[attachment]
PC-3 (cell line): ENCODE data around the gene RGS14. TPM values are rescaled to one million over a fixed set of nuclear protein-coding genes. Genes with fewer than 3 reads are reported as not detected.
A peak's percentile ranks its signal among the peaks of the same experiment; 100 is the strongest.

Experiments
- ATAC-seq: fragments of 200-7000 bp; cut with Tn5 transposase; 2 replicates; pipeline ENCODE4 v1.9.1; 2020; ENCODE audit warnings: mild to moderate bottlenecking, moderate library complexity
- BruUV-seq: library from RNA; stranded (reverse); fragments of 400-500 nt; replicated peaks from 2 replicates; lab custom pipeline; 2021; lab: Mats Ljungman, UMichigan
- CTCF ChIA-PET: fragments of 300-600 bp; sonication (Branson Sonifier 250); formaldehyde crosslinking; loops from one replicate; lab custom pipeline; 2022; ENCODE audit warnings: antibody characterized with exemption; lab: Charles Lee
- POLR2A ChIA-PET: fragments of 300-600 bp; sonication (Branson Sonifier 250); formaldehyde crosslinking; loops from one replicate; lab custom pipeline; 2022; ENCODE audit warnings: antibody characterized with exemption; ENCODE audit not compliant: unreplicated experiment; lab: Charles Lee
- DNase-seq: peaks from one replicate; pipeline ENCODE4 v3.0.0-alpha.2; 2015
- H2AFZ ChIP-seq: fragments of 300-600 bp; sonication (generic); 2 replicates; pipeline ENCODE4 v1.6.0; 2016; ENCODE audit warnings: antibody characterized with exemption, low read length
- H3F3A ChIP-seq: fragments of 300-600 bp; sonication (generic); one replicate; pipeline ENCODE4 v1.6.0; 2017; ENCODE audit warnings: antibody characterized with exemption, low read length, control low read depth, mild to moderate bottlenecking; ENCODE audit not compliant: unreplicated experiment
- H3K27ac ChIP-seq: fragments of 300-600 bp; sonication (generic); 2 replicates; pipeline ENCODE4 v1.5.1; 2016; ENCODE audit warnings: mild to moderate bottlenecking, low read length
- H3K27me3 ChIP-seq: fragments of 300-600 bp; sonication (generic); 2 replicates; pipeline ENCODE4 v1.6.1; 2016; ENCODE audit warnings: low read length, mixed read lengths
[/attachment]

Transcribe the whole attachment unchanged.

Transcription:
PC-3 (cell line): ENCODE data around the gene RGS14. TPM values are rescaled to one million over a fixed set of nuclear protein-coding genes. Genes with fewer than 3 reads are reported as not detected.
A peak's percentile ranks its signal among the peaks of the same experiment; 100 is the strongest.

Experiments
- ATAC-seq: fragments of 200-7000 bp; cut with Tn5 transposase; 2 replicates; pipeline ENCODE4 v1.9.1; 2020; ENCODE audit warnings: mild to moderate bottlenecking, moderate library complexity
- BruUV-seq: library from RNA; stranded (reverse); fragments of 400-500 nt; replicated peaks from 2 replicates; lab custom pipeline; 2021; lab: Mats Ljungman, UMichigan
- CTCF ChIA-PET: fragments of 300-600 bp; sonication (Branson Sonifier 250); formaldehyde crosslinking; loops from one replicate; lab custom pipeline; 2022; ENCODE audit warnings: antibody characterized with exemption; lab: Charles Lee
- POLR2A ChIA-PET: fragments of 300-600 bp; sonication (Branson Sonifier 250); formaldehyde crosslinking; loops from one replicate; lab custom pipeline; 2022; ENCODE audit warnings: antibody characterized with exemption; ENCODE audit not compliant: unreplicated experiment; lab: Charles Lee
- DNase-seq: peaks from one replicate; pipeline ENCODE4 v3.0.0-alpha.2; 2015
- H2AFZ ChIP-seq: fragments of 300-600 bp; sonication (generic); 2 replicates; pipeline ENCODE4 v1.6.0; 2016; ENCODE audit warnings: antibody characterized with exemption, low read length
- H3F3A ChIP-seq: fragments of 300-600 bp; sonication (generic); one replicate; pipeline ENCODE4 v1.6.0; 2017; ENCODE audit warnings: antibody characterized with exemption, low read length, control low read depth, mild to moderate bottlenecking; ENCODE audit not compliant: unreplicated experiment
- H3K27ac ChIP-seq: fragments of 300-600 bp; sonication (generic); 2 replicates; pipeline ENCODE4 v1.5.1; 2016; ENCODE audit warnings: mild to moderate bottlenecking, low read length
- H3K27me3 ChIP-seq: fragments of 300-600 bp; sonication (generic); 2 replicates; pipeline ENCODE4 v1.6.1; 2016; ENCODE audit warnings: low read length, mixed read lengths